All across the world we see initiatives to regulate alternative medicine. The most recent news in this sphere comes from Switzerland. The ‘Swissinfo’ website reported that the training of alternative medicine practitioners is to be regulated by creating a ‘COMPLEMENTARY MEDICINE DIPLOMA’.

The decision was welcomed by the Organisation of Swiss Alternative Medicine Professionals (OdA KT), which will conduct the exams for the diploma in question. The five therapies selected by the government for the complementary medicine diploma are yoga, ayurveda, shiatsu, craniosacral therapy and eutony. The first exams are expected to be held in 2016.

“Recognition by the state provides an important political basis for these therapies,” Christoph Q Meier, secretary general of OdA KT told “The diploma will also improve the quality of therapy offered in Switzerland, as until now anybody could call themselves a therapist.” Meier estimates that there are between 12-15,000 practitioners of complementary therapies in Switzerland. Applicants for the national diploma will first have to pass a series of pre-exams. However, those with recognised qualifications and at least five years of experience could be exempt from the pre-exams. The exam is open to foreign nationals but will only be offered in German, French and Italian. In April this year, ayurveda was also included for a separate national diploma in naturopathy medicine along with Chinese and European traditional medicine, as well as homeopathy. Switzerland has around 3,000 naturopaths.

Whenever issues like this come up, I ask myself: IS REGULATION OF ALTERNATIVE MEDICINE A GOOD OR A BAD THING?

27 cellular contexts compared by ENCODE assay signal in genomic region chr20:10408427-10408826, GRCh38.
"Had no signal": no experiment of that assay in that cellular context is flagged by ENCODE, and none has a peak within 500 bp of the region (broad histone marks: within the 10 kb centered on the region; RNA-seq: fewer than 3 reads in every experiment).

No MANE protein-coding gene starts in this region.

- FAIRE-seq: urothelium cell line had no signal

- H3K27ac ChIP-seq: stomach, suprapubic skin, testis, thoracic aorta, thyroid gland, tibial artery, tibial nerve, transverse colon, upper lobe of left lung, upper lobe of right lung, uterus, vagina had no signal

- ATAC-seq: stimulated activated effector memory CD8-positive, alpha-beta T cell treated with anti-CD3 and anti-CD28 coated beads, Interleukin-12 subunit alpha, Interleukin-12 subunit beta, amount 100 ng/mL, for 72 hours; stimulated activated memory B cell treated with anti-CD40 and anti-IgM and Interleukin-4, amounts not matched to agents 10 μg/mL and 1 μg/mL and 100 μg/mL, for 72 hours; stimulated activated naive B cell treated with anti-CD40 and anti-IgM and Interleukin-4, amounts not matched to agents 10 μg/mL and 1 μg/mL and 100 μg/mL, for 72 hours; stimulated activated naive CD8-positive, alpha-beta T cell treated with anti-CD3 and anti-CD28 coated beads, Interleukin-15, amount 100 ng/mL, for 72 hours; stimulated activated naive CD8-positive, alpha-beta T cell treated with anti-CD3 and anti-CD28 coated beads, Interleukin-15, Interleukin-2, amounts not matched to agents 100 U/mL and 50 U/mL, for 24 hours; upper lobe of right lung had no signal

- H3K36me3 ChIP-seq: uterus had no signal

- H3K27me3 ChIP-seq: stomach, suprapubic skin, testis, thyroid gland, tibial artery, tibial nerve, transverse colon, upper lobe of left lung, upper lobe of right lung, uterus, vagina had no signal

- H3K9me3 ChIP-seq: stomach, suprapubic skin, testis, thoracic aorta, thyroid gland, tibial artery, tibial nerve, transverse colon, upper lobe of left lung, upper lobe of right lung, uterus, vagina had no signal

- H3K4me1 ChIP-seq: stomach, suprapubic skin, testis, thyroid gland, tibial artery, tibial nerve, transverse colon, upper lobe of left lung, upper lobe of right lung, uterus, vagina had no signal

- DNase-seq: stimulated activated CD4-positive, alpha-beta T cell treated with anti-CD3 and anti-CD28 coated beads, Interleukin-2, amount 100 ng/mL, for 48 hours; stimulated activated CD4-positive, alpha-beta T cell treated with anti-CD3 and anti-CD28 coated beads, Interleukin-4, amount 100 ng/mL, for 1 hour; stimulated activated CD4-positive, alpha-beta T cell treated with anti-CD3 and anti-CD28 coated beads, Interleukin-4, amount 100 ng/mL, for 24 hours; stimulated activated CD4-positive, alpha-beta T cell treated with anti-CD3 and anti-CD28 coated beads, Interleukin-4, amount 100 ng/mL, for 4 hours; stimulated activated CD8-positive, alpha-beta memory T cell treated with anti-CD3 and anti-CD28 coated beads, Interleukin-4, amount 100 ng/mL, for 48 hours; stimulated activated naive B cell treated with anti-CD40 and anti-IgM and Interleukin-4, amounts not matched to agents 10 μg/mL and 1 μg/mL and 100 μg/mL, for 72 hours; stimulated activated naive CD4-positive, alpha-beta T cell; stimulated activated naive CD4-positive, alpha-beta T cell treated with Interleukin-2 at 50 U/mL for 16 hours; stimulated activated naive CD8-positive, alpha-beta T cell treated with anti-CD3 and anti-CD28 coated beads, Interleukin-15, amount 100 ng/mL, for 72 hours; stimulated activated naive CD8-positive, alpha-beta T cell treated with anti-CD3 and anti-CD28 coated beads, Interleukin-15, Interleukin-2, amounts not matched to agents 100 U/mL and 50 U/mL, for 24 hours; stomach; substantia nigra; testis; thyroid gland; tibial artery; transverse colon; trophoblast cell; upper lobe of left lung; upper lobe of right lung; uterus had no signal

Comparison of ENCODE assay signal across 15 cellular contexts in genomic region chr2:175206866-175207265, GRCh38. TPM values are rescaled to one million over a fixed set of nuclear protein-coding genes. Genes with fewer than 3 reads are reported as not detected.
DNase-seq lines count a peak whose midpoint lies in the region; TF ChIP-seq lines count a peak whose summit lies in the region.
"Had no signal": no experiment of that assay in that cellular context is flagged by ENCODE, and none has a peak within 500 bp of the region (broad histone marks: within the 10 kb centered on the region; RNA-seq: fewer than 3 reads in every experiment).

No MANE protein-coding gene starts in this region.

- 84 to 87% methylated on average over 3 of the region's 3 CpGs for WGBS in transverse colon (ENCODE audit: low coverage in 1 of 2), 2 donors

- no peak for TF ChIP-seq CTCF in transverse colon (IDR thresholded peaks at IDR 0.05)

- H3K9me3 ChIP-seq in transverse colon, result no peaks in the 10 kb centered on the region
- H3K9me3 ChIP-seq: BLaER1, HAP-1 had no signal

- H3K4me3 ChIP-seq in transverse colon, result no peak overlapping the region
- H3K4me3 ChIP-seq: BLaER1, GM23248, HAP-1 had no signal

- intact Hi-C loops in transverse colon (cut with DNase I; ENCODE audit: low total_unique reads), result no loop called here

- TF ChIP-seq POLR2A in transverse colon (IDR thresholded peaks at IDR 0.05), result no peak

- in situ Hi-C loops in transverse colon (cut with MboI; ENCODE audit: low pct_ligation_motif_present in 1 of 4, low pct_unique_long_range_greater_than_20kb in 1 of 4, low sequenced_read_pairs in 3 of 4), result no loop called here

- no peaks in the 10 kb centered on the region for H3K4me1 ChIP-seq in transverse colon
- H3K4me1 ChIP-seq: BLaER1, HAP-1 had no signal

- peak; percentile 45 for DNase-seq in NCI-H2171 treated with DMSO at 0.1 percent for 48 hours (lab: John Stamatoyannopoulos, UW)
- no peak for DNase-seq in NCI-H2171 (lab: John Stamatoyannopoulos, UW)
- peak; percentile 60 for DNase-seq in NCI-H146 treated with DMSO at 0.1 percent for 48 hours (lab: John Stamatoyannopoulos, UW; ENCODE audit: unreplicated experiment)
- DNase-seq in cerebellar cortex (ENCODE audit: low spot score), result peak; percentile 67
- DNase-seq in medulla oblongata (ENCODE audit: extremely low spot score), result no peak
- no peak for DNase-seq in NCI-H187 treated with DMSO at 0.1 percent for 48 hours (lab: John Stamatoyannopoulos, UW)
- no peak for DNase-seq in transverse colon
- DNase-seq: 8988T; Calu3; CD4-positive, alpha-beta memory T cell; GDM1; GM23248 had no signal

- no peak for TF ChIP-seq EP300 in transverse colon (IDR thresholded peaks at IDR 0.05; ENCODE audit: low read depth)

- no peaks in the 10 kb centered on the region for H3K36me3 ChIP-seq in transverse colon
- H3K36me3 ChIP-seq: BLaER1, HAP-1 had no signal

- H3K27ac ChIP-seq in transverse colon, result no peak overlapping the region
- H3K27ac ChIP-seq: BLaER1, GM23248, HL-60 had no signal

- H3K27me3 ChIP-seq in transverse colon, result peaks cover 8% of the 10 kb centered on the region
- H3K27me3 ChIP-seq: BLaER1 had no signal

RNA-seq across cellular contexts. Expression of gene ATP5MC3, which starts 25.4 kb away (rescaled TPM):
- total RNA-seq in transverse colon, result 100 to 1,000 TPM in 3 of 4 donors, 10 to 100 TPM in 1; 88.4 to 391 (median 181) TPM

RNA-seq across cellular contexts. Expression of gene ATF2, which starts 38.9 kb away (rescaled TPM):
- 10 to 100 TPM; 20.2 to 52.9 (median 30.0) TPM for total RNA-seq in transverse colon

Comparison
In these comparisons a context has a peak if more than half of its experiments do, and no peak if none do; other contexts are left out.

On the one hand, one might be pleased to hear that therapists receive some training and that not everyone who feels like it can do this job. On the other hand, it has to be said that regulation of nonsense will inevitably result in nonsense. What is more, regulation will also be misused by the practitioners to claim that their treatment is now well-established and supported by the government. This phenomenon can already be seen in the comments above and it misleads the public who understandably believe that, once a form of health care is regulated officially, it must be evidence-based.

So, what is the solution? I wish I knew the answer.

Any suggestion is welcomed.

When it comes to alternative medicine, the public relies heavily on the writings of health journalists. We therefore have to count ourselves lucky to have some that are outstanding in their ability to inform the public honestly, objectively and responsibly. Here is an excerpt of what one particularly gifted and ethical heath journalist (and consultant!!!) just published regarding the treatment of babies and kids on a highly visible, popular website: